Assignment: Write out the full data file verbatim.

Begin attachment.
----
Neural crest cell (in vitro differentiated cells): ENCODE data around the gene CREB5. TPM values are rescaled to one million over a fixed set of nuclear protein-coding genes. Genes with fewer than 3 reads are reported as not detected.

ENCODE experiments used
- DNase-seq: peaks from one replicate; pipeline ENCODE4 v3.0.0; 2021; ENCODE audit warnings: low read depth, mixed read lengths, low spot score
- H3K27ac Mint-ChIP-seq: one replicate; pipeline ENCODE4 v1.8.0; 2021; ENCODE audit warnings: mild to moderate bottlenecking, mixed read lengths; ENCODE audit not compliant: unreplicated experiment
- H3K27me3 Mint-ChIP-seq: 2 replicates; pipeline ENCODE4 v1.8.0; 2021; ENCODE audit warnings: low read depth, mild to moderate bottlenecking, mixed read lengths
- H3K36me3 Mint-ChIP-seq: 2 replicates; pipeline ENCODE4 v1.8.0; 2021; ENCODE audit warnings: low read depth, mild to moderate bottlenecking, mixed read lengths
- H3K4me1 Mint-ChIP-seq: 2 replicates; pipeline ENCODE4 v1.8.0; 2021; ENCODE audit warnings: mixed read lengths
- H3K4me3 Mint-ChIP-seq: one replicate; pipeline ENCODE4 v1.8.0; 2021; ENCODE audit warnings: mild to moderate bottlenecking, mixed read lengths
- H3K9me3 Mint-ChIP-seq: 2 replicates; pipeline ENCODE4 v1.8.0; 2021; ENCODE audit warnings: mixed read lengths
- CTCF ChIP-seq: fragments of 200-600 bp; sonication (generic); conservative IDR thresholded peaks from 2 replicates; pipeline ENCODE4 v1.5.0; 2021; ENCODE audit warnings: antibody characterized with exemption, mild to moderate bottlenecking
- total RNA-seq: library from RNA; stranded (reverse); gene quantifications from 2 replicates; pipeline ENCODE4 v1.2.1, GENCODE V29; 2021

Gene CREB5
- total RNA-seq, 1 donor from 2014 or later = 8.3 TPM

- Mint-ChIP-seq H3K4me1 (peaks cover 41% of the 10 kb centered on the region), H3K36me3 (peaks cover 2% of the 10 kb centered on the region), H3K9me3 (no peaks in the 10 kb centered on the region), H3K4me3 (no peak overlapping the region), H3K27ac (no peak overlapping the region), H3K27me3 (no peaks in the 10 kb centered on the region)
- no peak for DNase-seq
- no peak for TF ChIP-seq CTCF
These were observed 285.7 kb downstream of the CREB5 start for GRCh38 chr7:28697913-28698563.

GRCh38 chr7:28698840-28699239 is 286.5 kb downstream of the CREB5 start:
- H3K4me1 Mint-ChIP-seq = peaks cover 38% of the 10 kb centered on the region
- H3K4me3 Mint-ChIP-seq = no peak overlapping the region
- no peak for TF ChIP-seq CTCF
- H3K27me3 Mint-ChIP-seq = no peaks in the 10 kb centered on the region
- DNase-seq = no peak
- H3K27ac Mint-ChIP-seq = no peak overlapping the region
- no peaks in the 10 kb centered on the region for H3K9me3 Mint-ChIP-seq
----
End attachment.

Neural crest cell (in vitro differentiated cells): ENCODE data around the gene CREB5. TPM values are rescaled to one million over a fixed set of nuclear protein-coding genes. Genes with fewer than 3 reads are reported as not detected.

ENCODE experiments used
- DNase-seq: peaks from one replicate; pipeline ENCODE4 v3.0.0; 2021; ENCODE audit warnings: low read depth, mixed read lengths, low spot score
- H3K27ac Mint-ChIP-seq: one replicate; pipeline ENCODE4 v1.8.0; 2021; ENCODE audit warnings: mild to moderate bottlenecking, mixed read lengths; ENCODE audit not compliant: unreplicated experiment
- H3K27me3 Mint-ChIP-seq: 2 replicates; pipeline ENCODE4 v1.8.0; 2021; ENCODE audit warnings: low read depth, mild to moderate bottlenecking, mixed read lengths
- H3K36me3 Mint-ChIP-seq: 2 replicates; pipeline ENCODE4 v1.8.0; 2021; ENCODE audit warnings: low read depth, mild to moderate bottlenecking, mixed read lengths
- H3K4me1 Mint-ChIP-seq: 2 replicates; pipeline ENCODE4 v1.8.0; 2021; ENCODE audit warnings: mixed read lengths
- H3K4me3 Mint-ChIP-seq: one replicate; pipeline ENCODE4 v1.8.0; 2021; ENCODE audit warnings: mild to moderate bottlenecking, mixed read lengths
- H3K9me3 Mint-ChIP-seq: 2 replicates; pipeline ENCODE4 v1.8.0; 2021; ENCODE audit warnings: mixed read lengths
- CTCF ChIP-seq: fragments of 200-600 bp; sonication (generic); conservative IDR thresholded peaks from 2 replicates; pipeline ENCODE4 v1.5.0; 2021; ENCODE audit warnings: antibody characterized with exemption, mild to moderate bottlenecking
- total RNA-seq: library from RNA; stranded (reverse); gene quantifications from 2 replicates; pipeline ENCODE4 v1.2.1, GENCODE V29; 2021

Gene CREB5
- total RNA-seq, 1 donor from 2014 or later = 8.3 TPM

- Mint-ChIP-seq H3K4me1 (peaks cover 41% of the 10 kb centered on the region), H3K36me3 (peaks cover 2% of the 10 kb centered on the region), H3K9me3 (no peaks in the 10 kb centered on the region), H3K4me3 (no peak overlapping the region), H3K27ac (no peak overlapping the region), H3K27me3 (no peaks in the 10 kb centered on the region)
- no peak for DNase-seq
- no peak for TF ChIP-seq CTCF
These were observed 285.7 kb downstream of the CREB5 start for GRCh38 chr7:28697913-28698563.

GRCh38 chr7:28698840-28699239 is 286.5 kb downstream of the CREB5 start:
- H3K4me1 Mint-ChIP-seq = peaks cover 38% of the 10 kb centered on the region
- H3K4me3 Mint-ChIP-seq = no peak overlapping the region
- no peak for TF ChIP-seq CTCF
- H3K27me3 Mint-ChIP-seq = no peaks in the 10 kb centered on the region
- DNase-seq = no peak
- H3K27ac Mint-ChIP-seq = no peak overlapping the region
- no peaks in the 10 kb centered on the region for H3K9me3 Mint-ChIP-seq